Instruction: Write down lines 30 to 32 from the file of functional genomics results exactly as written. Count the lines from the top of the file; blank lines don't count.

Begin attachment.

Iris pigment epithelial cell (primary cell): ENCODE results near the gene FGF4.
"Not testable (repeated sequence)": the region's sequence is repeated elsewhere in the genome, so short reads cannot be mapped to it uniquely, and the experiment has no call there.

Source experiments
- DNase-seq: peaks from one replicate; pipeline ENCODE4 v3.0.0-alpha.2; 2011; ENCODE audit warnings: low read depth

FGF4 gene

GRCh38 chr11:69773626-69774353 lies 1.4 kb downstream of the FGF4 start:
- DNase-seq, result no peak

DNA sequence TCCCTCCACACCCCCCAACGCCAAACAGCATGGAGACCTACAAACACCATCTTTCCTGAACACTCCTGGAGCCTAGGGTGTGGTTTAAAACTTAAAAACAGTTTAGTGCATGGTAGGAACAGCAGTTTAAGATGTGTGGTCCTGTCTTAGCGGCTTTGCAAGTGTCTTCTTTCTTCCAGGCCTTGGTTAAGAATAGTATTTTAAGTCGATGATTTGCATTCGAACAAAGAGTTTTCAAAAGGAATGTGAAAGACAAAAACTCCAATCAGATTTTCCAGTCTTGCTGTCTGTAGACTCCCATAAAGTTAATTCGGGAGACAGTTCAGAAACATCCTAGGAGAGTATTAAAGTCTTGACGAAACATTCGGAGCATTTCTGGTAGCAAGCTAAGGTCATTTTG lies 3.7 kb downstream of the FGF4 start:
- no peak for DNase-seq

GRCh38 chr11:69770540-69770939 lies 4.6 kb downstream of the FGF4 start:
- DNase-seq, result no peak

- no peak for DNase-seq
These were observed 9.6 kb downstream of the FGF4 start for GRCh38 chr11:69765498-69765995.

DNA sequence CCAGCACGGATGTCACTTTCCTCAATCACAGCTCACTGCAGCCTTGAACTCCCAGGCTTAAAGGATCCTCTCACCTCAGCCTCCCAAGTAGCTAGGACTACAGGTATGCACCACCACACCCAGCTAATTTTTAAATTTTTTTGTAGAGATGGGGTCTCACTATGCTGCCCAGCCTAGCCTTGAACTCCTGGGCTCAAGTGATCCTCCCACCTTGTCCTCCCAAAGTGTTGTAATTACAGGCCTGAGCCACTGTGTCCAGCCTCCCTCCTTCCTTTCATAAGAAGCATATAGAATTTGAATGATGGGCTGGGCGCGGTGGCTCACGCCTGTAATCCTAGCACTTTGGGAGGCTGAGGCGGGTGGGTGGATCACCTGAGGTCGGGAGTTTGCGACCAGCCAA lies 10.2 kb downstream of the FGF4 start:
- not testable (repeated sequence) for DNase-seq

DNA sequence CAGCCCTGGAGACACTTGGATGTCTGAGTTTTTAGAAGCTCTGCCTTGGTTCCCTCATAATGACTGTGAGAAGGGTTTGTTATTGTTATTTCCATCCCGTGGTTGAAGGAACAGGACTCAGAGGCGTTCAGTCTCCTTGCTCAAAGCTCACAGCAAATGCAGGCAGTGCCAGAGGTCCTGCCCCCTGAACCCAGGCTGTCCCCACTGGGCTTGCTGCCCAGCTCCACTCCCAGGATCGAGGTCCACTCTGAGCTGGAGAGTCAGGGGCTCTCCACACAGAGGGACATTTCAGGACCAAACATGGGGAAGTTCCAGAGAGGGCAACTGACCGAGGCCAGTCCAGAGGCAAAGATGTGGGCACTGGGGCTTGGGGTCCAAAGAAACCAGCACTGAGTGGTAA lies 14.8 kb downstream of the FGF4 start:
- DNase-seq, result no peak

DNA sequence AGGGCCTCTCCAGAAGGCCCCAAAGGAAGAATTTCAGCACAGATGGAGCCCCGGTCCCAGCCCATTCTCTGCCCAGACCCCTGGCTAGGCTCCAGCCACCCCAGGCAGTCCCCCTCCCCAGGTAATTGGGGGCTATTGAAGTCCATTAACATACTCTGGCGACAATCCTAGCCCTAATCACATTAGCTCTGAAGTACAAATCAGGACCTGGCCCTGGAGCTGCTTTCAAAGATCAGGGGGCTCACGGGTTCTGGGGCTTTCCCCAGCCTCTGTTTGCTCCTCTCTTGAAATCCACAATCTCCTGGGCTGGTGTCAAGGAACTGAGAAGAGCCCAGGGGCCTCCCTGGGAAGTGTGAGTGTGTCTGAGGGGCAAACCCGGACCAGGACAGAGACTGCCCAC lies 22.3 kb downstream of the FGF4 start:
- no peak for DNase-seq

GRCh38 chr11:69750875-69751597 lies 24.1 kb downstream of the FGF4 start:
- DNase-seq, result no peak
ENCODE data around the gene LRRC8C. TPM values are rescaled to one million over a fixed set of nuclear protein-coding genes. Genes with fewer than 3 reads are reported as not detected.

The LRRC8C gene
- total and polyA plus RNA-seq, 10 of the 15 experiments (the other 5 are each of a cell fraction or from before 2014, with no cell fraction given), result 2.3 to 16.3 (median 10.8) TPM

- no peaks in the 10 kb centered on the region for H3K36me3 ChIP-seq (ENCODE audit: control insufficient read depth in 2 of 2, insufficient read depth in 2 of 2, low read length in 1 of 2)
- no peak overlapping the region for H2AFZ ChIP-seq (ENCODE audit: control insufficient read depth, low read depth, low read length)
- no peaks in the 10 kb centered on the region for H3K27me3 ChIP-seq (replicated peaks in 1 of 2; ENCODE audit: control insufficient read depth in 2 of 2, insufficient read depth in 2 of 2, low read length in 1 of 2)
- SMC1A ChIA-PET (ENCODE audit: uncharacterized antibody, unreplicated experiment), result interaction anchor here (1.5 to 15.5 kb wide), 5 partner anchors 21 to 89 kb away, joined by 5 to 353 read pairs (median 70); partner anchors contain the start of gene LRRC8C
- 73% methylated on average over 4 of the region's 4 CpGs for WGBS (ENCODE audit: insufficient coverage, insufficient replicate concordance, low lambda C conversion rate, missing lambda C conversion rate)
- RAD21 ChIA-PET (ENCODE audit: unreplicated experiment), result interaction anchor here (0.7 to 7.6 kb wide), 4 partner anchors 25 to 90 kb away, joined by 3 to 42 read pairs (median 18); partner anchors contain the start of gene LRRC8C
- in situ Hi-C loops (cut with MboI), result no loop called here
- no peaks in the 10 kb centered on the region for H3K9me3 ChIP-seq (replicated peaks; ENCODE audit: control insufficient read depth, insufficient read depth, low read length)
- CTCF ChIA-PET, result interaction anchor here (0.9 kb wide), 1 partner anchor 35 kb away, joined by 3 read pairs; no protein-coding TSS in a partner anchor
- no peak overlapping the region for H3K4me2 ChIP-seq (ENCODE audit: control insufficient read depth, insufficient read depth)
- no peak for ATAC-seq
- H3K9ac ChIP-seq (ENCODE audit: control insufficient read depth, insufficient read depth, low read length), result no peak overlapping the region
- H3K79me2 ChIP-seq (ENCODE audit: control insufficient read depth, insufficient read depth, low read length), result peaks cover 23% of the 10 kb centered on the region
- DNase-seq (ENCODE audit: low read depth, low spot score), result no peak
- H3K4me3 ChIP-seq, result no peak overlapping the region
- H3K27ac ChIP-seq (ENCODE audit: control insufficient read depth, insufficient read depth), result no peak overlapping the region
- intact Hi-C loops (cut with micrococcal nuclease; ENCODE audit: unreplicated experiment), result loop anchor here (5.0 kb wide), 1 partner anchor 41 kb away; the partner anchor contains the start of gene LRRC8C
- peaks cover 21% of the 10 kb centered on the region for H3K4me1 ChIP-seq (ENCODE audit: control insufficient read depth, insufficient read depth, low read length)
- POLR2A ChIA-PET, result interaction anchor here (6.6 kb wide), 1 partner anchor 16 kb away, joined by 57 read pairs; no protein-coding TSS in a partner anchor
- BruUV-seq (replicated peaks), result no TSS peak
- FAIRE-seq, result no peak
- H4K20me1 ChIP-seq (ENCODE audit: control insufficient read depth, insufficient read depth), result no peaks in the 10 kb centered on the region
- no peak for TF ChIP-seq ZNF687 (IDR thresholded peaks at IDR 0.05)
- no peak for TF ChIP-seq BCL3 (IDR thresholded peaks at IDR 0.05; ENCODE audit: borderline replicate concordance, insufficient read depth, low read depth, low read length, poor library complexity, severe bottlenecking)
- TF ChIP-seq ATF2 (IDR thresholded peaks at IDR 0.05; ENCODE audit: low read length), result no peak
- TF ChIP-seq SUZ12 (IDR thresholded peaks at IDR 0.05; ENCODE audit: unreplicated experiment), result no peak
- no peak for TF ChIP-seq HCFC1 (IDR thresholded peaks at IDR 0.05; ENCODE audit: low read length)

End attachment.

- RAD21 ChIA-PET (ENCODE audit: unreplicated experiment), result interaction anchor here (0.7 to 7.6 kb wide), 4 partner anchors 25 to 90 kb away, joined by 3 to 42 read pairs (median 18); partner anchors contain the start of gene LRRC8C
- in situ Hi-C loops (cut with MboI), result no loop called here
- no peaks in the 10 kb centered on the region for H3K9me3 ChIP-seq (replicated peaks; ENCODE audit: control insufficient read depth, insufficient read depth, low read length)